The Senate has passed a bill requiring online companies to collect sales tax that President Obama seems amenable to signing if it reaches his desk. But the legislation faces a rough time making it out of the House of Representatives.
The Marketplace Fairness Act is “floundering” in the House, U.S. News and World Report reported this week, noting that it has “found few friends” in the lower body and Speaker John Boehner has come out against it.
The legislation, which has 66 cosponsors in the House, would put “a big burden on some very small businesses,” Boehner has said.
On June 18, a group of prominent conservatives, including Republican Sens. Rand Paul of Kentucky and Ted Cruz of Texas, held a rally against the online sales tax bill, attempting to stop a vote on it.
“The reason it has passed—and it passed with a significant margin in the Senate—is because we have a lot of very powerful lobbyists in D.C. who are supporting this bill,” Cruz said, according to Politico.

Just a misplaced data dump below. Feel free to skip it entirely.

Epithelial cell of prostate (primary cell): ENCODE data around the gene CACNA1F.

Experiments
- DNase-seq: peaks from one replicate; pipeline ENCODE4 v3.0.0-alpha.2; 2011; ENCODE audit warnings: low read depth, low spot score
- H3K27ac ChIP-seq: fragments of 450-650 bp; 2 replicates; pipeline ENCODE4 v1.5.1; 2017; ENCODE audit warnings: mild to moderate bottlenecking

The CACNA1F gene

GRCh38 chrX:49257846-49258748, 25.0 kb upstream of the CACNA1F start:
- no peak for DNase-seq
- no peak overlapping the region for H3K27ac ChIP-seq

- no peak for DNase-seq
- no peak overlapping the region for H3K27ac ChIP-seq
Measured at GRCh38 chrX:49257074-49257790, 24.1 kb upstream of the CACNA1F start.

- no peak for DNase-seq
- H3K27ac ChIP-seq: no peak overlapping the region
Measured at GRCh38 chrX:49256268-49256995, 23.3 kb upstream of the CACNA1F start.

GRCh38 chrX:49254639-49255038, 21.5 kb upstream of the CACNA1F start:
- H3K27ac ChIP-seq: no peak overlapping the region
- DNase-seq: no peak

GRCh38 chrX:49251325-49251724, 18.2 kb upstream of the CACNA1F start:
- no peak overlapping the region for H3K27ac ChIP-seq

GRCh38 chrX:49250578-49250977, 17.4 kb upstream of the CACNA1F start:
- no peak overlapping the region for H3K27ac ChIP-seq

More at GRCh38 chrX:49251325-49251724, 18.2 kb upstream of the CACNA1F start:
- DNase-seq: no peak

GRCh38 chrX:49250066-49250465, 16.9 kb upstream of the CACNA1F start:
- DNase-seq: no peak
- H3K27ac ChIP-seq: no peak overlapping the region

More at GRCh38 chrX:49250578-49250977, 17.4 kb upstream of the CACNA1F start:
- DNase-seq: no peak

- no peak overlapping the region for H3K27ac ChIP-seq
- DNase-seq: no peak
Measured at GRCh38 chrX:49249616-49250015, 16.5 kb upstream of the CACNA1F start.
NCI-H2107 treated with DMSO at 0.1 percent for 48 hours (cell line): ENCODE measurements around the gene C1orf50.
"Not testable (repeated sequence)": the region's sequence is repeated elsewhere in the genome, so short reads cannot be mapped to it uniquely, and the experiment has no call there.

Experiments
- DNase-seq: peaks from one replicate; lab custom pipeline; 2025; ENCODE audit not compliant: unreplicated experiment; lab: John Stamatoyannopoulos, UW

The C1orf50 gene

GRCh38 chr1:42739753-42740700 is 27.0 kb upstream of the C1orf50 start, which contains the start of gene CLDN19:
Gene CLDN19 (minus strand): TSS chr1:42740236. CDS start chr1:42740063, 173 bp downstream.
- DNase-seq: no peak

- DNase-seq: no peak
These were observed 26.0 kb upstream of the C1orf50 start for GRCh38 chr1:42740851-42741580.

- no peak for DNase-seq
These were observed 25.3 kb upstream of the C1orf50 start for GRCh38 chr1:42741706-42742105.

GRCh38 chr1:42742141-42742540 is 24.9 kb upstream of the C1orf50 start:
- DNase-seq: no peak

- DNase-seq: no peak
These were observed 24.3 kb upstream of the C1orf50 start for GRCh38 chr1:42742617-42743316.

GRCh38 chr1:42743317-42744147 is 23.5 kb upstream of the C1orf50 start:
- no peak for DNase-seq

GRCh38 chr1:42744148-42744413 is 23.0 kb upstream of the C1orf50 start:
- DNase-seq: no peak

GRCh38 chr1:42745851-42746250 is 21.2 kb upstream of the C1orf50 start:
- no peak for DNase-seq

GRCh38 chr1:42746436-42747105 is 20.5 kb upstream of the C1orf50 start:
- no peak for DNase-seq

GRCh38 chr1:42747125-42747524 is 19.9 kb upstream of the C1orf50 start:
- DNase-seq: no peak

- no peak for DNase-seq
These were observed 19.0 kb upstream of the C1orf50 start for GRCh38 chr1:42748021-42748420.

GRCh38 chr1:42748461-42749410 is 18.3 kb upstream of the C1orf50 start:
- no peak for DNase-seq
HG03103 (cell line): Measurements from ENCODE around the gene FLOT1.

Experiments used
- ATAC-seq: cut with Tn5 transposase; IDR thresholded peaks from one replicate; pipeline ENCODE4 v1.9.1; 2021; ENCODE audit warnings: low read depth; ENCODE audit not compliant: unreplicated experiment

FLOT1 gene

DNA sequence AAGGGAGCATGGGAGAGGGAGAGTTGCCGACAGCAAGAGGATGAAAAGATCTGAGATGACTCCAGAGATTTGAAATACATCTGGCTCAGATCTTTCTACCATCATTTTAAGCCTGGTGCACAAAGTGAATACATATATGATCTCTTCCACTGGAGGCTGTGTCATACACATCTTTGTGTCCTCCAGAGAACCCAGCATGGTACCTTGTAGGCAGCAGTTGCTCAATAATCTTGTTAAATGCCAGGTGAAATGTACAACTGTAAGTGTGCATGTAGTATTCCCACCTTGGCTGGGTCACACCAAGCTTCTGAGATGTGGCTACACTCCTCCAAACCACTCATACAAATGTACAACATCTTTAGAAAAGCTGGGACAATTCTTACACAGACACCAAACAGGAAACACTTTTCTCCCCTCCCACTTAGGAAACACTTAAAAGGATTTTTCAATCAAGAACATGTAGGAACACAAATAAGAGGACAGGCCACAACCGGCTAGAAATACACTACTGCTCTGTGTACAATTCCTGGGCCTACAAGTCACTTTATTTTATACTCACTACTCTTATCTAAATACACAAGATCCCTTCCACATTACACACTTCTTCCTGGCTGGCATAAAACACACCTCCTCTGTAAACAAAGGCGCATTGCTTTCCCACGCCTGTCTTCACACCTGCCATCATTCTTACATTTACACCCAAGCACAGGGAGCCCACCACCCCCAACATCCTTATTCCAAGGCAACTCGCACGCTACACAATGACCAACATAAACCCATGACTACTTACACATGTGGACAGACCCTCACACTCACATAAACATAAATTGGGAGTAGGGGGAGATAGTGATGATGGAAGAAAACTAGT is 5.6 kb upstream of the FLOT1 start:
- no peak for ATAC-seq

House JudiciaryChairman Bob Goodlatte, R-Va., whose committee will consider the bill, seemed a little more on the fence, saying in a statement, “I have previously stated that I have serious concerns regarding the Marketplace Fairness Act passed by the Senate. However…I am open to considering legislation concerning this topic.”
The bill’s supporters note that even the Marketplace Fairness Act doesn’t go anywhere, the issue may still have traction. A law requiring online companies to collect sales tax could still pass as a rider to another bill, they say.